Tuesday, December 6, 2011

What Every Baby Boomer Should Know About Medicare from Kaiser Health News

Throughout Robert Joseph's career, the Alvin, Texas, electrician always understood his health insurance policies. "I've never had a problem," Joseph says, "until I tried to sign up for Medicare."

The chief reason: Joseph didn't sign up when he turned 65. He was still working, receiving health insurance from his employer. And when his company went bankrupt at the end of 2009 -- Joseph was then 67 -- he received 18 months of severance pay.

"On my last day of work, I went to the Social Security office, asking for some guidance," recalls Joseph. He never spoke to an expert; instead, he says, he was handed a couple of forms to complete. He researched his Medicare handbook, which noted that "current" employees didn't need to apply for Medicare. Since he continued to get monthly severance checks that deducted Medicare taxes and he was allowed to continue buying health insurance through the same carrier for the 18 months, he thought he could wait to join Medicare. He was wrong.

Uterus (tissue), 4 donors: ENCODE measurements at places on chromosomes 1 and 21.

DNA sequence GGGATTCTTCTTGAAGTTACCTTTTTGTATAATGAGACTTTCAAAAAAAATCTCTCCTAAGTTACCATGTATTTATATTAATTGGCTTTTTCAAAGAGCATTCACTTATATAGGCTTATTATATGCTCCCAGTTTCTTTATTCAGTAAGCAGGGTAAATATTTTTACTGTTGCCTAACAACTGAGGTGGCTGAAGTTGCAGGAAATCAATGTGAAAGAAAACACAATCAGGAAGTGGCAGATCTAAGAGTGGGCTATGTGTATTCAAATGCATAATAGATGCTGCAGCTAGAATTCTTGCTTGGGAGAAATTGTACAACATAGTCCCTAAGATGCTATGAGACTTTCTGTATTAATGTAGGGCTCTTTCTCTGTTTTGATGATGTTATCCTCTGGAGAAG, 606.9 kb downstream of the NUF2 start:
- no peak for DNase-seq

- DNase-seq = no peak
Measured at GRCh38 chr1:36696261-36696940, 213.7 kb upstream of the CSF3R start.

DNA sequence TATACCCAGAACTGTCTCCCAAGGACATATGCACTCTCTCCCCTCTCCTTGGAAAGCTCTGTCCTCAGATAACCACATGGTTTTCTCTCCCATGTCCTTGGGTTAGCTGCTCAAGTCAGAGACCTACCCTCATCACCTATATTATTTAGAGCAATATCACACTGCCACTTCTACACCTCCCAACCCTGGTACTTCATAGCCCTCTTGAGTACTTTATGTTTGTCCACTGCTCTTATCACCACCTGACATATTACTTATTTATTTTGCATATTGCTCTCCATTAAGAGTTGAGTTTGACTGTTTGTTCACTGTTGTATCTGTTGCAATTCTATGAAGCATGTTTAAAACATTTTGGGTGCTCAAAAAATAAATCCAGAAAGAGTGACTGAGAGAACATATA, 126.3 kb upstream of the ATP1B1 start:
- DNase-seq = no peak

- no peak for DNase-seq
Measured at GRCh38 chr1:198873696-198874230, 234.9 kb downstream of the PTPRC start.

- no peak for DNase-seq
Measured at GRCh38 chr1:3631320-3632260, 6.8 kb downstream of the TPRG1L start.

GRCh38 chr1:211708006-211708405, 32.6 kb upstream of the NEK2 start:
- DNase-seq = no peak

For the full article please go here.

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